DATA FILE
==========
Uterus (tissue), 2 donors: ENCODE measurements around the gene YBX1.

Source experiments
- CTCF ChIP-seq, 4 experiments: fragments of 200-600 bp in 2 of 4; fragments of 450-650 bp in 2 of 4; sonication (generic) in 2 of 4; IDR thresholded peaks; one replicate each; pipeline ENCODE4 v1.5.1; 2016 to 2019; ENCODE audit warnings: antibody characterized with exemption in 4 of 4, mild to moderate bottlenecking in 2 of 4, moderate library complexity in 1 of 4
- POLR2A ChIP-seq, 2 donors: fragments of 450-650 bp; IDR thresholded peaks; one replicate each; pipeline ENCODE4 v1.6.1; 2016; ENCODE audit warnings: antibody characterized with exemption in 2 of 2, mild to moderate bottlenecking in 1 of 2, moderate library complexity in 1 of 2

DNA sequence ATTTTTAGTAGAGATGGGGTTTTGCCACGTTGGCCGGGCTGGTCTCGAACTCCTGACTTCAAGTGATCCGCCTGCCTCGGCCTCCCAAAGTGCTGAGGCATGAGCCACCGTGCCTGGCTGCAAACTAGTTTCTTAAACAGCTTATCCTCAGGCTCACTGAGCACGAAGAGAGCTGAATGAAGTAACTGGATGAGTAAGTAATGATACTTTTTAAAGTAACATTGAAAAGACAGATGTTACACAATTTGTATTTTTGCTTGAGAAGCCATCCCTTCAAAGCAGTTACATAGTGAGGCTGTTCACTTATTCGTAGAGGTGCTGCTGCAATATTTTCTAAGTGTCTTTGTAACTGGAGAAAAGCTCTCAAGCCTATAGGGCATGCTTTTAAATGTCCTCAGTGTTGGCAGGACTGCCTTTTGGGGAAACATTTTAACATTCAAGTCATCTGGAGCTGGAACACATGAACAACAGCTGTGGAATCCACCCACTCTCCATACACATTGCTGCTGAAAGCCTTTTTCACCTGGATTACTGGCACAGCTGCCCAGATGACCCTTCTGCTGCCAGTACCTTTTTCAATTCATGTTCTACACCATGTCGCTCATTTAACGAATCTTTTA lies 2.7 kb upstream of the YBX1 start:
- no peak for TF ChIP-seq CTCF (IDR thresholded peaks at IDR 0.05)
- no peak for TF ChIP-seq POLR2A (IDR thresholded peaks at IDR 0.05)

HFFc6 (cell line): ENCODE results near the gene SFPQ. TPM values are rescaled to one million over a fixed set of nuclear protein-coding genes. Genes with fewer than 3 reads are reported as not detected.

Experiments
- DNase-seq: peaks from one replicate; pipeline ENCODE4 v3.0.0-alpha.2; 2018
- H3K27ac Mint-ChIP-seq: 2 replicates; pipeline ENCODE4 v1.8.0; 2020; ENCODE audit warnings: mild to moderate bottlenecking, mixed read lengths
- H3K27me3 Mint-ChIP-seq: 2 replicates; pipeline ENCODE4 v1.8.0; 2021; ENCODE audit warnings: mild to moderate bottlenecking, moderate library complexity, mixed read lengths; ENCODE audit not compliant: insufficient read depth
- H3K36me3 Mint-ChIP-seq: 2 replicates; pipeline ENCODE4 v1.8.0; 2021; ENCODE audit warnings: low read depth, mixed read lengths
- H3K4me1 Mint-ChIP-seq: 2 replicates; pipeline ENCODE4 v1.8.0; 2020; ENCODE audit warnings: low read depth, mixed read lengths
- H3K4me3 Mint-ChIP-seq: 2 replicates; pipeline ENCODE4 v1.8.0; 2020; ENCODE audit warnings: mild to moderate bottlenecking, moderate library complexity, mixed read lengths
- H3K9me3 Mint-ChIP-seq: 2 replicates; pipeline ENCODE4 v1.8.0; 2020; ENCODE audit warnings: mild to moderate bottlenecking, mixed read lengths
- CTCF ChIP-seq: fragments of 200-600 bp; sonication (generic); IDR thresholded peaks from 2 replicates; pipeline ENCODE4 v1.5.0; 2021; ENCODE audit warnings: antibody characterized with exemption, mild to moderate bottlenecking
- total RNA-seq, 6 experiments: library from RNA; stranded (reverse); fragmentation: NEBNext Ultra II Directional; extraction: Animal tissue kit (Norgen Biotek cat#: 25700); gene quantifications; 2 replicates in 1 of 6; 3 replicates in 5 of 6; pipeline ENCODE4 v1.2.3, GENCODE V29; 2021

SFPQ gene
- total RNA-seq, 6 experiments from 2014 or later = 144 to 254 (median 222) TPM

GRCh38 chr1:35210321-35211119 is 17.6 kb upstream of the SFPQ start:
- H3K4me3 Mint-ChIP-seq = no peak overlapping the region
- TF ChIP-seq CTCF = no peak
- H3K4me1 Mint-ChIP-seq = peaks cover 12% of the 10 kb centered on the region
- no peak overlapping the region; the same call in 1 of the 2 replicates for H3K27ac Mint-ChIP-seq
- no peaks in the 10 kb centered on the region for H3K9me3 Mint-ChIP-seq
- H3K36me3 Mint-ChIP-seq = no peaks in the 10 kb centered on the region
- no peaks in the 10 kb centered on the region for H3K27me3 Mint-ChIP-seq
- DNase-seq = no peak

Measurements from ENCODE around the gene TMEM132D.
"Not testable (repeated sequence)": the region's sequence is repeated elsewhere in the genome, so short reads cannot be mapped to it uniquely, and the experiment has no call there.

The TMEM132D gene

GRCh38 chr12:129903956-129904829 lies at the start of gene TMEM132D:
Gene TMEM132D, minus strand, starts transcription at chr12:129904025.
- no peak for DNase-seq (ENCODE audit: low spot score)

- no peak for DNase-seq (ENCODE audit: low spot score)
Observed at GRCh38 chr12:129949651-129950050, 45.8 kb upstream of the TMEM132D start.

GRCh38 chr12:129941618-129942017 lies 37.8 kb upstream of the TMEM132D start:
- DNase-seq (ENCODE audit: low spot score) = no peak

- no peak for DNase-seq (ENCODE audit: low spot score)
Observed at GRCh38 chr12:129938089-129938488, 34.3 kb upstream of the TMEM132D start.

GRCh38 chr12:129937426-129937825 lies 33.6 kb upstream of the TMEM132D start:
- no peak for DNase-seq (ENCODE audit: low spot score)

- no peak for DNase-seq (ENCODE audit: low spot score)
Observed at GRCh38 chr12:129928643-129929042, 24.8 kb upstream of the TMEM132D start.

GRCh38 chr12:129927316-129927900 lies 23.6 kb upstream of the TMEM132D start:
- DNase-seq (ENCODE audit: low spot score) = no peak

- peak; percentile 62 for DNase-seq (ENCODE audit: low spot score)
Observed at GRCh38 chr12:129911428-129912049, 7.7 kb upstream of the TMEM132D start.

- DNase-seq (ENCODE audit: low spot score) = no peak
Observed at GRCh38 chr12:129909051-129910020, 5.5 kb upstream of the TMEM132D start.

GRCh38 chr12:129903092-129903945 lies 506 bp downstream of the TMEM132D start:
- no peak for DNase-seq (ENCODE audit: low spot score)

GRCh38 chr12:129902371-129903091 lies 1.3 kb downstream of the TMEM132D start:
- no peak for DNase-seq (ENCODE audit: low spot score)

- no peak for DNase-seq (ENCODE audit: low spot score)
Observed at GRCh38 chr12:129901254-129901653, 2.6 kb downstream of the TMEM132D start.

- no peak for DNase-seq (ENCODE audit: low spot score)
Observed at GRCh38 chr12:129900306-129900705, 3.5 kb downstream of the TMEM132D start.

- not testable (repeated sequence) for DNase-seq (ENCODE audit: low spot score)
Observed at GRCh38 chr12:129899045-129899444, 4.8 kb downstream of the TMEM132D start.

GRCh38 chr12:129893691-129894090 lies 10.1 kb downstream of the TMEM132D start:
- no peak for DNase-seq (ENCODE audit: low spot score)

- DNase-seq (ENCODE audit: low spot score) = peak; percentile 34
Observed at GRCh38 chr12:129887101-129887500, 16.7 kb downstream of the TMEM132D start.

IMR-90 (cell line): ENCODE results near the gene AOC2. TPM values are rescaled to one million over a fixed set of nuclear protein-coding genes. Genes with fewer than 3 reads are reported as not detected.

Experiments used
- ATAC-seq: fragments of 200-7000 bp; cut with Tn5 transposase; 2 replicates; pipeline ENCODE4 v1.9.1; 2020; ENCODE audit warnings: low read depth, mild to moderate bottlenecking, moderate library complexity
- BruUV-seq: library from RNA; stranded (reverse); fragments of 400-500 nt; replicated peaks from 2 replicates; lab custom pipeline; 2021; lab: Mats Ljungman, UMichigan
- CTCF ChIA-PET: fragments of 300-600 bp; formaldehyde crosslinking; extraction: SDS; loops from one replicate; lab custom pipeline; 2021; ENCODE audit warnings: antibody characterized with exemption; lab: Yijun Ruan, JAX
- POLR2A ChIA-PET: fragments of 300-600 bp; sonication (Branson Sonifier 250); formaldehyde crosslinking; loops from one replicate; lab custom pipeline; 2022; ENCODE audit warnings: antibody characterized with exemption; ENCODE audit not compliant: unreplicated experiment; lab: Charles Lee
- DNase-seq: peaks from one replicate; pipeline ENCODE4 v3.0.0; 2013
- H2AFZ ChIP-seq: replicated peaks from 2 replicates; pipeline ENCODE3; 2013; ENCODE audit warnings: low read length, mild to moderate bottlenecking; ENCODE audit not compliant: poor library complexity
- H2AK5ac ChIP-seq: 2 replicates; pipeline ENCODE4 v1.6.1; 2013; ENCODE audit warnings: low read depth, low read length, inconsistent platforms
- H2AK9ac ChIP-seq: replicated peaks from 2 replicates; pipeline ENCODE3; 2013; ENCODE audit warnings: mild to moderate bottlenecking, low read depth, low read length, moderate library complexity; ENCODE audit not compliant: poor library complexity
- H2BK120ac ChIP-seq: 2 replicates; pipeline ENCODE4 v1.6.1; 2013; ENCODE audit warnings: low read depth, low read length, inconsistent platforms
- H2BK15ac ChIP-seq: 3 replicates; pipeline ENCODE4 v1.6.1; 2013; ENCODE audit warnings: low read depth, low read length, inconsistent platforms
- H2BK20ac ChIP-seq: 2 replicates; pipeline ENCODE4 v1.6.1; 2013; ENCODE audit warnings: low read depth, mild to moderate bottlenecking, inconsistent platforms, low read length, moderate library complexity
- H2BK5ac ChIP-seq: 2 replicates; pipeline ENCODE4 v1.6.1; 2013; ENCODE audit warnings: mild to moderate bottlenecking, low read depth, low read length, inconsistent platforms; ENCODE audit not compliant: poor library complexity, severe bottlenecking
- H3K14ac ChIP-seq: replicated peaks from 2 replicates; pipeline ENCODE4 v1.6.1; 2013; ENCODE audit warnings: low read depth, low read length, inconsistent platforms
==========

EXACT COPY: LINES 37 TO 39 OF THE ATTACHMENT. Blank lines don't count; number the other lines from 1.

Observed at GRCh38 chr12:129949651-129950050, 45.8 kb upstream of the TMEM132D start.

GRCh38 chr12:129941618-129942017 lies 37.8 kb upstream of the TMEM132D start:
- DNase-seq (ENCODE audit: low spot score) = no peak